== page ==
AbstractThe Irish language has been associated for many centuries with the Catholic and nationalist traditions in Ireland, yet Protestants and unionists have always expressed an interest in the language. Therefore, this thesis is concerned with members of an ethnic group who learn a language that is not commonly associated with that group, and indeed is often identified with another ethnic group. This study addresses four key questions. Why did Protestants want to learn a language that was not commonly associated with them? To what extent could they identify or not identify with Irish? Did Protestant learners of Irish generate representations of the language that reflected their particular world-views? When Protestants expressed an interest in Irish, did this interest alter the nature of their relationship with their co-religionists and Catholics?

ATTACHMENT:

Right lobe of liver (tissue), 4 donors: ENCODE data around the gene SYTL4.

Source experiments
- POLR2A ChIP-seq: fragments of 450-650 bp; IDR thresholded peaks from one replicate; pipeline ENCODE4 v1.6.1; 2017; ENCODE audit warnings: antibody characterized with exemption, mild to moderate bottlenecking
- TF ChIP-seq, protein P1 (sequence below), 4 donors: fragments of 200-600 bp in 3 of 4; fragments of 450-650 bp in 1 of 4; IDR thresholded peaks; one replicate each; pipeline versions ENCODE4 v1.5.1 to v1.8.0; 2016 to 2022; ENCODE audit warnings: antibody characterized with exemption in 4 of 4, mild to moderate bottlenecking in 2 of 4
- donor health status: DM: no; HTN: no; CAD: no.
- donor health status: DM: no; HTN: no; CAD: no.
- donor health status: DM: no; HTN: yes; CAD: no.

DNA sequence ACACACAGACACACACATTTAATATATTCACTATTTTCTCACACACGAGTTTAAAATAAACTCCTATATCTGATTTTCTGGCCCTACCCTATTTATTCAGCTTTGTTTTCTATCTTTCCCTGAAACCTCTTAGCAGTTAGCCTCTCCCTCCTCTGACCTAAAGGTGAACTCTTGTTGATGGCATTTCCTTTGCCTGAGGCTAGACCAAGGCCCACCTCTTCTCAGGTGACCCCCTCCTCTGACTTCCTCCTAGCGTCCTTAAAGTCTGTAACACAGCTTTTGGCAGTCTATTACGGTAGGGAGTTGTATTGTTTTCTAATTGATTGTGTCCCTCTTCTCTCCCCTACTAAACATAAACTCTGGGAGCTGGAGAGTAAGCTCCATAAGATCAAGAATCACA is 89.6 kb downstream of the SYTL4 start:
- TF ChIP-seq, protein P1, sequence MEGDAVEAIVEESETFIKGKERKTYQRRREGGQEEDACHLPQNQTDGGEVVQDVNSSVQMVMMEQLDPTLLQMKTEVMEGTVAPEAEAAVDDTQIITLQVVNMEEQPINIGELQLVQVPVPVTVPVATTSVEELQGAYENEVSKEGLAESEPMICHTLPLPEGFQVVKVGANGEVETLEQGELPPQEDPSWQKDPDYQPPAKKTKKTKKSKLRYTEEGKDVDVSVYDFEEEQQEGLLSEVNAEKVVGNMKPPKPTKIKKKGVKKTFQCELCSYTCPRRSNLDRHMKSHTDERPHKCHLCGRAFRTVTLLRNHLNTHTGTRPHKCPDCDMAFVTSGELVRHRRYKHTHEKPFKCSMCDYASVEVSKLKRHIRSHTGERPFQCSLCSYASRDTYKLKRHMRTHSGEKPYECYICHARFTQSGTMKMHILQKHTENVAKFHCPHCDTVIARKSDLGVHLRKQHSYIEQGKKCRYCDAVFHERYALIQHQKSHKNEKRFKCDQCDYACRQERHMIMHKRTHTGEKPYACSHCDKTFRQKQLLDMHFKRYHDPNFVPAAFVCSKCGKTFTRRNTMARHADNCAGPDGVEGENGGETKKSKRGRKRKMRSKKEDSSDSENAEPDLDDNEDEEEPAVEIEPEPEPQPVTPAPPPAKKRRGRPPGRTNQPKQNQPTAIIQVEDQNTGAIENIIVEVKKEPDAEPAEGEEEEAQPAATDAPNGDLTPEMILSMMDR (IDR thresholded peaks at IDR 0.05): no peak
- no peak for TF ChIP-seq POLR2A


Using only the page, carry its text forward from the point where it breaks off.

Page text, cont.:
The thesis draws on concepts of ethnicity, symbolism and discourse, as well as the literature on nationalist and unionist ideology in Northern Ireland. I examine both individuals and social networks of Protestant Irish learners and the means by which they integrated with and/or distanced themselves from Catholic Irish speakers. An historical perspective is used to introduce the discourses and ideologies involving the Irish language that are central to my analysis, and I demonstrate how history was moulded and presented to fit the needs of proponents of the language1. I show how Protestant learners adapted and transformed discourses of the Irish language to suit their particular needs.
|Date of Award||Jul 1997|
|Supervisor||May McCann (Supervisor)|